That one time when I was a ride operator – personal post

Ben and I recently drove down to the county fair… something I’ve wanted to do for the past several years but didn’t have a chance until this year!  I just love everything about the fair, the colorful lights, the chaos, the dizzyness from the rides, the smell of funnel cakes and cotton candy, the screaming people, the ride operators, even the livestock and vegetable areas.


What?  Don’t you love the ride operators too?  They are an interesting bunch, and I imagine all sorts of stories for their lives and what they see while they travel with the fair.  I also feel I can relate to them in some way…. when I see some specific familiar expressions.  I bet most of you never knew I used to be a ride operator.  But, not at a traditional fair… I worked in the CountRy Fair at Tweetsie Railroad for 2 years during college.  It was all at the same time the most boring and most interesting and most eye opening and most annoying and most memorable job I’ve ever had outside of working for myself as a photographer of course.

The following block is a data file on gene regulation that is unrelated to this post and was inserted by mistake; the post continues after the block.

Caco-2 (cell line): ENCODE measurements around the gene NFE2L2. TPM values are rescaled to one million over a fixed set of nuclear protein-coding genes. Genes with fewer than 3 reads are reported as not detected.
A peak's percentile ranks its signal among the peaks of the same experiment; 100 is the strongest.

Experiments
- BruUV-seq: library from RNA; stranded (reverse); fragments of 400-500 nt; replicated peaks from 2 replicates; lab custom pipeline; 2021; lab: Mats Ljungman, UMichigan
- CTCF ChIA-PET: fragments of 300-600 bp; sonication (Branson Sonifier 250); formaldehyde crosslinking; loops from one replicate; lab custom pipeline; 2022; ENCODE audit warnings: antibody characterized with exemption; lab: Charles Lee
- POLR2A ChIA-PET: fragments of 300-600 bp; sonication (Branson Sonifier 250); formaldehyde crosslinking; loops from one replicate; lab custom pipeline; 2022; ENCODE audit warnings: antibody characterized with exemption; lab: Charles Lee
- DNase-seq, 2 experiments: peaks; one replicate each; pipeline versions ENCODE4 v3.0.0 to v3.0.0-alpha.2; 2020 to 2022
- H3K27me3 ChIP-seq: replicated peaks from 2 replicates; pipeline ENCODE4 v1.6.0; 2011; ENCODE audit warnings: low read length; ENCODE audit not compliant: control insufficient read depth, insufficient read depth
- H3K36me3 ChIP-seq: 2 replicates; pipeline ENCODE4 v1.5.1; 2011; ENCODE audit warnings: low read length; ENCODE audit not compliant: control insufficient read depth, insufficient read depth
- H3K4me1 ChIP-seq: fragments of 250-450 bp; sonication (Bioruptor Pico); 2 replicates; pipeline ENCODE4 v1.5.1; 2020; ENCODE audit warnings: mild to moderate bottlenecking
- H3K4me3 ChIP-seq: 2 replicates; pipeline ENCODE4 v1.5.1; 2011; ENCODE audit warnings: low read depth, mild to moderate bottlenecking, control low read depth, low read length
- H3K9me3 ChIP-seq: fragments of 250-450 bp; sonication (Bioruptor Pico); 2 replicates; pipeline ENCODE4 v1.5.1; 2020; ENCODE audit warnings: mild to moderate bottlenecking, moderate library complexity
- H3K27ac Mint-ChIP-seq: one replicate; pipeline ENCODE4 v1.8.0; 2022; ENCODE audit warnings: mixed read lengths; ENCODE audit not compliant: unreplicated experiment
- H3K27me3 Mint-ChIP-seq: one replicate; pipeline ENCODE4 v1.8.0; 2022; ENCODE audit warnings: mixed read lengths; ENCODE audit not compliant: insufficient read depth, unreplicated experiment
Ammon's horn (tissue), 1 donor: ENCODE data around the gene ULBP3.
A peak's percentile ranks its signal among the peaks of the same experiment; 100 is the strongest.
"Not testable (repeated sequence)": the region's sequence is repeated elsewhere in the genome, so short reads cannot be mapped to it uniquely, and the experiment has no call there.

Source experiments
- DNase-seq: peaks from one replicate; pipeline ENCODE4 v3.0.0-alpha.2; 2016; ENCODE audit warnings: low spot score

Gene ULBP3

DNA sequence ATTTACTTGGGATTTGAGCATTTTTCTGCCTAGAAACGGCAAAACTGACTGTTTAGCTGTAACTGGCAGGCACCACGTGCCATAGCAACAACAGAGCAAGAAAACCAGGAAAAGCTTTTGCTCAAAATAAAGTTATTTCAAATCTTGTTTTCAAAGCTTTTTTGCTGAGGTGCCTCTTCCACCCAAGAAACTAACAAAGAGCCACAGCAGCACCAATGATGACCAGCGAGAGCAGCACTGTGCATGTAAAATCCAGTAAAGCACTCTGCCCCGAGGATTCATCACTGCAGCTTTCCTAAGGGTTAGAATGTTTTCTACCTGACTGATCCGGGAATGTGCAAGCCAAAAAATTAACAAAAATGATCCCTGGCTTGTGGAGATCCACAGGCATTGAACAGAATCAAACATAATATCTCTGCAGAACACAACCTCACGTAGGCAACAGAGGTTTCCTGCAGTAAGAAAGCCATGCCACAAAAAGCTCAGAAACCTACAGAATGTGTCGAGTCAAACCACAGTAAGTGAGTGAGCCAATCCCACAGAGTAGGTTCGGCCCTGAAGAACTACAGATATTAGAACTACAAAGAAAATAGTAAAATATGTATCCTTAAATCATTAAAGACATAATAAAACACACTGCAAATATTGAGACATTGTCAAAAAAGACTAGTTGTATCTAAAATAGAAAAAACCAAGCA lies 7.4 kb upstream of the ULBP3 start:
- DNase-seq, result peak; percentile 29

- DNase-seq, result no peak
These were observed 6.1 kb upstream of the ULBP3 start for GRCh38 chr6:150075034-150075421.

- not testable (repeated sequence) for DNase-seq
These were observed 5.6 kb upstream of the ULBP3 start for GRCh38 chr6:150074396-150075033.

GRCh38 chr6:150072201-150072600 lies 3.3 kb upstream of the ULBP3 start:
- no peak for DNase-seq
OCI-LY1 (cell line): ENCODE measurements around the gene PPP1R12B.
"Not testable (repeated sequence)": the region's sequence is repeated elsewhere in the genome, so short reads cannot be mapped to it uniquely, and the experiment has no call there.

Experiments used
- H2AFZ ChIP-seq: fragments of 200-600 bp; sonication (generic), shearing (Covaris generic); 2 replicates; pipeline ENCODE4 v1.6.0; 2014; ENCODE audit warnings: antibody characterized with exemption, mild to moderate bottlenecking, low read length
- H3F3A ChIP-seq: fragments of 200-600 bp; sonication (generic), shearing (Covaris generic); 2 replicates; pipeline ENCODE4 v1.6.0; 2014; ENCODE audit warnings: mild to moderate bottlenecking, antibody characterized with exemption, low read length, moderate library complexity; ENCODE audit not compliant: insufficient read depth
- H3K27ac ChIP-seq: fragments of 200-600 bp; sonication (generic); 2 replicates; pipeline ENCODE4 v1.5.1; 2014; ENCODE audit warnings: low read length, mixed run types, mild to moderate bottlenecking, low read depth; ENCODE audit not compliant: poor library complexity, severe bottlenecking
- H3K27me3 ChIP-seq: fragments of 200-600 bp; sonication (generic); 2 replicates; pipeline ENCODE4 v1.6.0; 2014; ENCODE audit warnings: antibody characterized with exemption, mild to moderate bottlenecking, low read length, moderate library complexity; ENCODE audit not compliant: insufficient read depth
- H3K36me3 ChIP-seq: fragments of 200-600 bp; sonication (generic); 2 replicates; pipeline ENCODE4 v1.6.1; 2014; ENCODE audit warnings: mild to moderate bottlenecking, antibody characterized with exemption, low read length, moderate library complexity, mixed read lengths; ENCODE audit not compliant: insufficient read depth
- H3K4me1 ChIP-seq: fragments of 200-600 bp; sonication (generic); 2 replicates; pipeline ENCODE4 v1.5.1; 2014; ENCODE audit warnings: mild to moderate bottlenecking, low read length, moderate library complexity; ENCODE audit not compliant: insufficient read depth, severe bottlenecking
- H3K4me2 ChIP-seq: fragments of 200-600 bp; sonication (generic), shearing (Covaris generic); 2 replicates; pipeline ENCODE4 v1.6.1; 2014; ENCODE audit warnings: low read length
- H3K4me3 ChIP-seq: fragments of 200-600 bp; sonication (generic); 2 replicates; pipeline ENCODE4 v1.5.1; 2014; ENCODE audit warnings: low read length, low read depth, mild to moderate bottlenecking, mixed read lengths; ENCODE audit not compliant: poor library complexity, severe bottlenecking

It was boring because some days I would be assigned something really slow, like Carousel Operator.  The Carousel is a fairly safe ride, so people of all ages want to ride it… meaning there is always SOMEONE in line.  I say “fairly” safe because people are people and there are always some looking for ways to break the rules.  Even on a Carousel… once an old man kept sticking his cane out each time he passed his group that was waiting for him outside the fence… one time around his cane accidentally snagged on my Bell pole and his cane went flying through the middle of the ride and nearly knocked out about 20 kids.  Yea.